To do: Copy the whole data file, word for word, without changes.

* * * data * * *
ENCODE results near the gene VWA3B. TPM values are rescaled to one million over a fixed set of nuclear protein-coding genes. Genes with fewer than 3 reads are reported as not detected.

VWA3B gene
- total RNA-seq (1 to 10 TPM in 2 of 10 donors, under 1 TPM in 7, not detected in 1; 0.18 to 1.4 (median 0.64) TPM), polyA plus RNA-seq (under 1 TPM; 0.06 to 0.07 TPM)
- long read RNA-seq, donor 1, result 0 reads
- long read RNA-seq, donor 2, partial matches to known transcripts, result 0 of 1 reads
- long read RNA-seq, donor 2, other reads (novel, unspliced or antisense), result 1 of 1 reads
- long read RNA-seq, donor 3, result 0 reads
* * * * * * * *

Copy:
ENCODE results near the gene VWA3B. TPM values are rescaled to one million over a fixed set of nuclear protein-coding genes. Genes with fewer than 3 reads are reported as not detected.

VWA3B gene
- total RNA-seq (1 to 10 TPM in 2 of 10 donors, under 1 TPM in 7, not detected in 1; 0.18 to 1.4 (median 0.64) TPM), polyA plus RNA-seq (under 1 TPM; 0.06 to 0.07 TPM)
- long read RNA-seq, donor 1, result 0 reads
- long read RNA-seq, donor 2, partial matches to known transcripts, result 0 of 1 reads
- long read RNA-seq, donor 2, other reads (novel, unspliced or antisense), result 1 of 1 reads
- long read RNA-seq, donor 3, result 0 reads